Exports increase on demand recovery

DEMAND::Although exports to Asian markets increased, weakness in the US and EU economies caused exports to miss the government’s growth target, an official said

By Amy Su  /  Staff reporter

Tue, Apr 09, 2013 - Page 13

The nation’s exports reached their highest level in more than one-and-a-half years last month on the back of recovering demand in major Asian markets.

Outbound shipments totaled US$27.23 billion last month, up 3.3 percent from a year earlier and 37.94 percent from a month earlier, marking the highest level since July 2011, the Ministry of Finance said in its monthly report.

Combining data from the first three months of this year, outbound shipments grew 2.4 percent from a year earlier to US$72.64 billion, less than the 4.7 percent growth forecast by the Directorate-General of Budget, Accounting and Statistics (DGBAS) in February.

“Export growth momentum is improving because of rising demand in China and other Asian markets,” Yeh Maan-tzwu (葉滿足), the ministry’s statistics department director, told a press conference.

“However, the weakness in the US and EU economies caused exports during the January-to-March period to miss the government’s growth target,” he said.

Exports of electronic products — the nation’s largest export sector — totaled US$7.47 billion last month, up 5.8 percent from a year ago and marking the third-highest level in history, the report said.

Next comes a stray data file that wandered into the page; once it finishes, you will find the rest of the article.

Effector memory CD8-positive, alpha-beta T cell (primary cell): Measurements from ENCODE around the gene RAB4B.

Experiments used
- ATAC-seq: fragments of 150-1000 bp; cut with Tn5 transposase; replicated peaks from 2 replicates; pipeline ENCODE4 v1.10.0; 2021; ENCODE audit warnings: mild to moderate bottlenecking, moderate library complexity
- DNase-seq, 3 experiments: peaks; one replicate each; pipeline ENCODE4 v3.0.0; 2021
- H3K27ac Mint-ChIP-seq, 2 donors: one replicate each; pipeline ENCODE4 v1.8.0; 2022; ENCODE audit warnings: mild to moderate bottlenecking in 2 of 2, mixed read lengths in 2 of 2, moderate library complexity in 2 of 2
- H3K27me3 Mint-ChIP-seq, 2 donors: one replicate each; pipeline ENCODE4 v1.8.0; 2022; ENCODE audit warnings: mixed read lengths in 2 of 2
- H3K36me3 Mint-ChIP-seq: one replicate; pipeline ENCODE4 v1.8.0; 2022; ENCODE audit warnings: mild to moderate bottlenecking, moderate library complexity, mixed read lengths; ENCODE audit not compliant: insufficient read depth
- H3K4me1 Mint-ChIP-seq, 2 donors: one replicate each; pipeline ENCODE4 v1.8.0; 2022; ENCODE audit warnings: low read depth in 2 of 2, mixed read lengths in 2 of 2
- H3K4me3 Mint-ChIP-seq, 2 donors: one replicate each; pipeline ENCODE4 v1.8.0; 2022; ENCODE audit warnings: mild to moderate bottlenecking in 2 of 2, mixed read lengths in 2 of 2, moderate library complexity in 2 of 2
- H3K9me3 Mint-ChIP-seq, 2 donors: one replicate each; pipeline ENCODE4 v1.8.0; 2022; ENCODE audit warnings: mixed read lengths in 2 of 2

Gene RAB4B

Shipments of information technology and communications (ICT) sector remained sluggish by dropping 11.9 percent year-on-year to US$1.23 billion last month, the report’s data showed.

The report also showed imports last month increased 0.2 percent from a year ago and 27.7 percent from a month ago to US$24.03 billion. For the first three months, imports rose 4.4 percent from the previous year to US$68 billion.

As a result, the trade surplus widened to US$3.2 billion last month from US$0.9 billion in February, with surplus in the first quarter totaling US$4.63 billion, down by US$1.15 billion from a year earlier, data showed.

Katrina Ell, a Sydney-based associate economist at Moody’s Analytics, yesterday said that the 0.2 percent growth in year-on-year imports last month was an unwelcome surprise.

“A high proportion of imports are used as inputs in production and ultimately return as exports, so it could be a sign that global technology demand is still shaky,” Ell said in a research note, adding that it might be a monthly one-off and import growth was likely to strengthen in the near future.

The ministry seems not to be worrying about imports, after inbound shipments of capital equipment posted a 15.5 percent year-on-year expansion in the first quarter to US$9.4 billion last month.

The rebound in capital equipment imports indicated derived momentum on production and exports, further making the ministry maintain an optimistic view that annual export growth could accelerate in the second quarter from the first quarter.

However, the ministry said exports this month may slow down from last month on the impact of fewer working days because of the four-day holiday that ended on Sunday.